London Airport (Bad Weather Alternate)
asked the Minister of Civil Aviation if he can now make a statement about the development of a bad weather alternate to London Airport.
I presume the Question refers to the proposed development of Gatwick Airport as a bad weather alternate and as a base for some other air transport activities. I hope to be able to make a statement about this in the near future.
Does the hon. Gentleman recall that six months ago he said he was going to work fast in this and other matters? Can he say how near is the "near future"?
The hon. Member knows very well some of the difficult problems connected with this matter, which is being pressed on as fast as possible.
Does not the hon. Gentleman agree that the important thing is to make London Airport an all-weather airport?
Will the hon. Gentleman also keep before him the claims of Prestwick as a Transatlantic air terminal?
As the hon. Member knows, so far as is possible, a good deal is being done there.
Is my hon. Friend aware that there is considerable apprehension with regard to the Gatwick proposal amongst the inhabitants of the new town of Crawley? Can my hon. Friend give an assurance that he will proceed slowly in order to avoid any unnecessary inconvenience and annoyance to people in that very important new town?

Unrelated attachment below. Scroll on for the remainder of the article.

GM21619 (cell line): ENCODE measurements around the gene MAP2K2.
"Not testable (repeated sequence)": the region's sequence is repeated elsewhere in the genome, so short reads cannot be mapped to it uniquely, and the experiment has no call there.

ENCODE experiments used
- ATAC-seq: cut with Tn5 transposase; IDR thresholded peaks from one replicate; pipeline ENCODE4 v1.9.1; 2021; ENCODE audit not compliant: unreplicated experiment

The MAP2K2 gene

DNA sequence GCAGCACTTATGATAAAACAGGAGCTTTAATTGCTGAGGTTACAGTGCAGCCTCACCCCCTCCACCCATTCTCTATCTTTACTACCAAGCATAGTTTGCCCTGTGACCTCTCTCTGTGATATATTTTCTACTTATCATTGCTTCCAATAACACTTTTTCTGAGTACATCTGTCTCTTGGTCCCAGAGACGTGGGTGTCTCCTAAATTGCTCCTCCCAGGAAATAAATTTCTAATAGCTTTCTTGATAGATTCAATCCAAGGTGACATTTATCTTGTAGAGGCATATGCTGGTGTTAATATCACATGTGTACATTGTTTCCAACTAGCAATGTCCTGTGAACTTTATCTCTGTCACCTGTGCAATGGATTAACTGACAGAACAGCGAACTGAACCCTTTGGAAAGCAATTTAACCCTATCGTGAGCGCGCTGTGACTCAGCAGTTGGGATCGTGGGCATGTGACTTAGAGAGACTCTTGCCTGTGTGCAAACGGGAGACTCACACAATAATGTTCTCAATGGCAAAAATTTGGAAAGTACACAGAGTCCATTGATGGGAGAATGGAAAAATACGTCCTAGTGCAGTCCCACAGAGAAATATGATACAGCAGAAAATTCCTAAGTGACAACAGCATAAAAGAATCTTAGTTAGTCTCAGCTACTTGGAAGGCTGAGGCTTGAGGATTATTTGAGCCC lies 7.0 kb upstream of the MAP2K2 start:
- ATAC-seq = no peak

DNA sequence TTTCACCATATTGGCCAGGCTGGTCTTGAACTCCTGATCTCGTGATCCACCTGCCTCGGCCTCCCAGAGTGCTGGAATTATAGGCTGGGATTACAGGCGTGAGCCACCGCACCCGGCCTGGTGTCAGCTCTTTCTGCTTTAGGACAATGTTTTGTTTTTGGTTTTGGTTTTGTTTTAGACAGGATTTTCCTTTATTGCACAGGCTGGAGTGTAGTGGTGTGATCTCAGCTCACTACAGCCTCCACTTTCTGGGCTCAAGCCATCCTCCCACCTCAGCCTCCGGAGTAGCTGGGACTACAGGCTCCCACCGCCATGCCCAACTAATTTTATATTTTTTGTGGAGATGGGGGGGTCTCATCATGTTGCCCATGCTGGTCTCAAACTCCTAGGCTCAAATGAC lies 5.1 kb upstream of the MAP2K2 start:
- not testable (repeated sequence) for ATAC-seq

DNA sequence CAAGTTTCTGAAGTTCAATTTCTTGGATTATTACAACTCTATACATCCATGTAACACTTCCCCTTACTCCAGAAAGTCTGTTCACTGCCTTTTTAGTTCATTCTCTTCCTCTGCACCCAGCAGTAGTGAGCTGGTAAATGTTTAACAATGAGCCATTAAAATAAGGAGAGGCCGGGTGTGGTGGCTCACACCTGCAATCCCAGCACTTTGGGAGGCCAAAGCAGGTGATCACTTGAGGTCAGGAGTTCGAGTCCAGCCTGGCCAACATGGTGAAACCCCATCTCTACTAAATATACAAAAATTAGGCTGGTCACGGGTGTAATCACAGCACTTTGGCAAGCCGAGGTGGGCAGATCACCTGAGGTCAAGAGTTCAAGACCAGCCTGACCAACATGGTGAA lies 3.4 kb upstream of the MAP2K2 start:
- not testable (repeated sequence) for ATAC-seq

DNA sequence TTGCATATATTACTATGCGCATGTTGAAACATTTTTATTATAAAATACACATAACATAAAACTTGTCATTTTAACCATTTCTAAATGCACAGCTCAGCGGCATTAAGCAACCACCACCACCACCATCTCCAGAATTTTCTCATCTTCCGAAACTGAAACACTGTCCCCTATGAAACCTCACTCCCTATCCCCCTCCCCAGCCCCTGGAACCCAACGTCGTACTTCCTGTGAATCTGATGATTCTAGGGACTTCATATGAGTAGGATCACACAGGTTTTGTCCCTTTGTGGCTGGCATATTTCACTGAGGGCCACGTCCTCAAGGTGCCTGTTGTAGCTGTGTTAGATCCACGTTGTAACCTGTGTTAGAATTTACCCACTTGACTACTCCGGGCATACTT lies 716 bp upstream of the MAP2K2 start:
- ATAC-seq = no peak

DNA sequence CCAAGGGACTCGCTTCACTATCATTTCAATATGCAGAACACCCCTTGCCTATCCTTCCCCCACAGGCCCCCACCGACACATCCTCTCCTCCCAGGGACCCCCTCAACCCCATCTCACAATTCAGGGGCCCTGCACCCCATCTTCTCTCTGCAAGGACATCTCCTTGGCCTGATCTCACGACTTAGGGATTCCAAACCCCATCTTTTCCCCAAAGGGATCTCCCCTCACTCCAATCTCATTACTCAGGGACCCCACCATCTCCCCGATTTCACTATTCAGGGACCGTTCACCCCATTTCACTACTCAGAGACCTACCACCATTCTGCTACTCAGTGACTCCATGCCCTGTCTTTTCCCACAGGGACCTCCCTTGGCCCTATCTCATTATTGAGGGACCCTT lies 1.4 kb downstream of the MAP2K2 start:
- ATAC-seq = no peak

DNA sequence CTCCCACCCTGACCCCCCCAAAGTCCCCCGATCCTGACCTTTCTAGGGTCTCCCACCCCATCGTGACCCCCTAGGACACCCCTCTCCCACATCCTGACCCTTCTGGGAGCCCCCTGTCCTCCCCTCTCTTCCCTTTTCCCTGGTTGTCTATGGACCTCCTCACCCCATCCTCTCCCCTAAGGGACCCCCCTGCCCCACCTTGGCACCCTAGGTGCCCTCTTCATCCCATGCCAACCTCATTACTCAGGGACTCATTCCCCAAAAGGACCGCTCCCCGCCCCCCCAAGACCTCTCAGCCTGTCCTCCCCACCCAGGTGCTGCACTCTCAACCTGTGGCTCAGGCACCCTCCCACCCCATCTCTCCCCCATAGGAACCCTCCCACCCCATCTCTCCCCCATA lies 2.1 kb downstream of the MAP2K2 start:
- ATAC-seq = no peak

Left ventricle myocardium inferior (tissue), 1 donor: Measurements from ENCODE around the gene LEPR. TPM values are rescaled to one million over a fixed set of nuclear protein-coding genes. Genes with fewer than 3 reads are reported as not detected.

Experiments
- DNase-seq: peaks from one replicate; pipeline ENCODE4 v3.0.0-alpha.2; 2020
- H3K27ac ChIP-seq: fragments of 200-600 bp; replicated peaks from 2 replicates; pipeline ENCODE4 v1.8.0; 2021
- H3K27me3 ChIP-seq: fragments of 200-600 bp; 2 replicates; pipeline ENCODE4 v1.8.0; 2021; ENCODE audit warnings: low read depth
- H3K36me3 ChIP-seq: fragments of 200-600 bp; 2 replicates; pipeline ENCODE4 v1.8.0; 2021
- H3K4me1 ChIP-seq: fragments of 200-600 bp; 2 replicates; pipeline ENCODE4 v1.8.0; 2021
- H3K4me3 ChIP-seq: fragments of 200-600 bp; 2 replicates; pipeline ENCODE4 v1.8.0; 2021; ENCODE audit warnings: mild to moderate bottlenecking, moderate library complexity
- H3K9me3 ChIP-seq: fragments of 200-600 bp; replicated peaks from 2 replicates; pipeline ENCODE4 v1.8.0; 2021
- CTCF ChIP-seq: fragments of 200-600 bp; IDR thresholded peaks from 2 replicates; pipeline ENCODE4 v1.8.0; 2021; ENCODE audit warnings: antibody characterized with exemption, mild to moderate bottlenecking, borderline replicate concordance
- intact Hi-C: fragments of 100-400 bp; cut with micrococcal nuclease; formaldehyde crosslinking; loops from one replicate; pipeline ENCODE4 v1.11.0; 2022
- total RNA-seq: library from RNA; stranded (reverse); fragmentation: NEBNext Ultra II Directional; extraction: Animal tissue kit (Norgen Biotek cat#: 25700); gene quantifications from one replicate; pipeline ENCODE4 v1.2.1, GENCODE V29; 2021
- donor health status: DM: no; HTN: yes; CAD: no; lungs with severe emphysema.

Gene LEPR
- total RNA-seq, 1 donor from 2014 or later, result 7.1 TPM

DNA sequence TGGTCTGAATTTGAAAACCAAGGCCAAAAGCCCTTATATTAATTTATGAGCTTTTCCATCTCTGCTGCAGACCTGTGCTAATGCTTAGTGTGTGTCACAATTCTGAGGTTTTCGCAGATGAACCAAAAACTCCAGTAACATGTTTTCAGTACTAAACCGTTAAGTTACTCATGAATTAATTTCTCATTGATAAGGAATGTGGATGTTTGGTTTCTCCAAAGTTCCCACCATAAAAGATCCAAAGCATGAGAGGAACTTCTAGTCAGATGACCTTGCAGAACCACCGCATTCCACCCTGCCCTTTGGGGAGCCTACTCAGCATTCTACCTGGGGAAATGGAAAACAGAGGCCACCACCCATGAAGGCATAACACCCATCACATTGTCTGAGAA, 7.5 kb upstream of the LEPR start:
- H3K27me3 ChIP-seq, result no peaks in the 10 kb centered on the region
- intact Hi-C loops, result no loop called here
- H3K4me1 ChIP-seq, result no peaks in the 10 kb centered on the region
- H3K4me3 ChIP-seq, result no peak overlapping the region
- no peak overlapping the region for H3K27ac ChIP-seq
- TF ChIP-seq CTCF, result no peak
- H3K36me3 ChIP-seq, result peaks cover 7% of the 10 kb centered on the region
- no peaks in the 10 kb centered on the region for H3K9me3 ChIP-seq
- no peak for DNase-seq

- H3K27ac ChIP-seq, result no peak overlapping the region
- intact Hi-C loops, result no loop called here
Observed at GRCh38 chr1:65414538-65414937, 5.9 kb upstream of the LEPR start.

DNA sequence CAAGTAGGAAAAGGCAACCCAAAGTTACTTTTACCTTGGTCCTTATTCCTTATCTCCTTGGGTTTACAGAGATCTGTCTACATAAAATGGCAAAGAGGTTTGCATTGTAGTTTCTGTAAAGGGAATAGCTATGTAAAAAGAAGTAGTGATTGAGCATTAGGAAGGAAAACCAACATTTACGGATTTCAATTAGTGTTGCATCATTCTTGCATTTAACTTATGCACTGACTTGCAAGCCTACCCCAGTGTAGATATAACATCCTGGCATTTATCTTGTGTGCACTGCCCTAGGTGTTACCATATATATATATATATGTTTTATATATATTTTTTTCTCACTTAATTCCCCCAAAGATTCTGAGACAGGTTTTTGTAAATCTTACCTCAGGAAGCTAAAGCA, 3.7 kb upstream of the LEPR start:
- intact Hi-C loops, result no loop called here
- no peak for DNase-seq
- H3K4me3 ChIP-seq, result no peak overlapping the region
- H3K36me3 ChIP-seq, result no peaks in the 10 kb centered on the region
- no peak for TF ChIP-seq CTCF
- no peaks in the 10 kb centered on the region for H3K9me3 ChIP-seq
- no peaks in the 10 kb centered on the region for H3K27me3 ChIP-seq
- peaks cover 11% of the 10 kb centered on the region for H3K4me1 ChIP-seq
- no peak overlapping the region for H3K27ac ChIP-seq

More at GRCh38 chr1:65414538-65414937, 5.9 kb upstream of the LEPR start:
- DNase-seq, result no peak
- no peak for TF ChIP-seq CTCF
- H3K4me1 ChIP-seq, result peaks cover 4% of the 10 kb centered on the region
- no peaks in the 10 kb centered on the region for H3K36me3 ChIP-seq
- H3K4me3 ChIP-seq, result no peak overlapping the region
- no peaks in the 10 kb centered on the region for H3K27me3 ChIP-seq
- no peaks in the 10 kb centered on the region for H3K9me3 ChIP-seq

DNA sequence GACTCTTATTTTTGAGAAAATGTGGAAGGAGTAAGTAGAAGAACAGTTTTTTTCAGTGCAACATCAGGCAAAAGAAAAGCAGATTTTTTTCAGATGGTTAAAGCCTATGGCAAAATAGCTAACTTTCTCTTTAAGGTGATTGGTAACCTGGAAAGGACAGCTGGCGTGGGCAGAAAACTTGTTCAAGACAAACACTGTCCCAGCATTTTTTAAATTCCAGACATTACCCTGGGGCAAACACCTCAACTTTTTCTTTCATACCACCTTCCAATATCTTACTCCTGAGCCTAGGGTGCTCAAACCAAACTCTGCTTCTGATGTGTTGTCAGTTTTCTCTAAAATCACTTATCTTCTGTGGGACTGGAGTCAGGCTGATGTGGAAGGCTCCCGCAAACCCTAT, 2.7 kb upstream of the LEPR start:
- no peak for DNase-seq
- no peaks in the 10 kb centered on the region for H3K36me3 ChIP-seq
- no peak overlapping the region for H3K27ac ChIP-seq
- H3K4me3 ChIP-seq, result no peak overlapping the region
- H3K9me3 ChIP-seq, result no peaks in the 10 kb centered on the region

No, Sir, I could not give an assurance to proceed slowly. I will give an assurance that I will proceed with great care. My hon. Friend has brought the question of noise to my attention on several occasions.
Aircraft Insurance (Rome Meeting)
asked the Minister of Civil Aviation if the Council of the International Civil Aviation Organisation has announced the date of a meeting to complete the new convention on compulsory insurance of aircraft.
Yes, Sir. The meeting to complete the Convention on Damage caused by Foreign Aircraft to Third Parties on the Surface will open in Rome on 9th September.
Independent Operators (Aerodrome Facilities)
asked the Minister of Civil Aviation whether he will give an assurance that the facilities at Blackbushe Aerodrome are adequate for their regular use by Hermes aircraft.
The runways at Blackbushe are adequate for regular use by Hermes aircraft and the airport is equipped with suitable navigational aids. The passenger accommodation is being extended to deal with expected increases in traffic.
As long as the passenger-handling facilities are inadequate, will my hon. Friend consider allowing London Airport to be used for these aircraft.
I think the answer to that is covered by the hon. Member's next Question.
asked the Minister of Civil Aviation whether he will implement Section 16, subsection 3, of the Civil Aviation Act, 1949, and allow Hermes aircraft operated by independent operators on scheduled operations to use London Airport until such time as an alternative airport with adequate facilities is available.
Section 16 (3) of the Civil Aviation Act, 1949, deals with the facilities to be provided for charter and not scheduled services.As regards the second part of the Question, I will certainly consider any requests made by independent operators of scheduled services although, with the introduction of tourist travel, the facilities at London Airport are likely to be used to capacity in the future.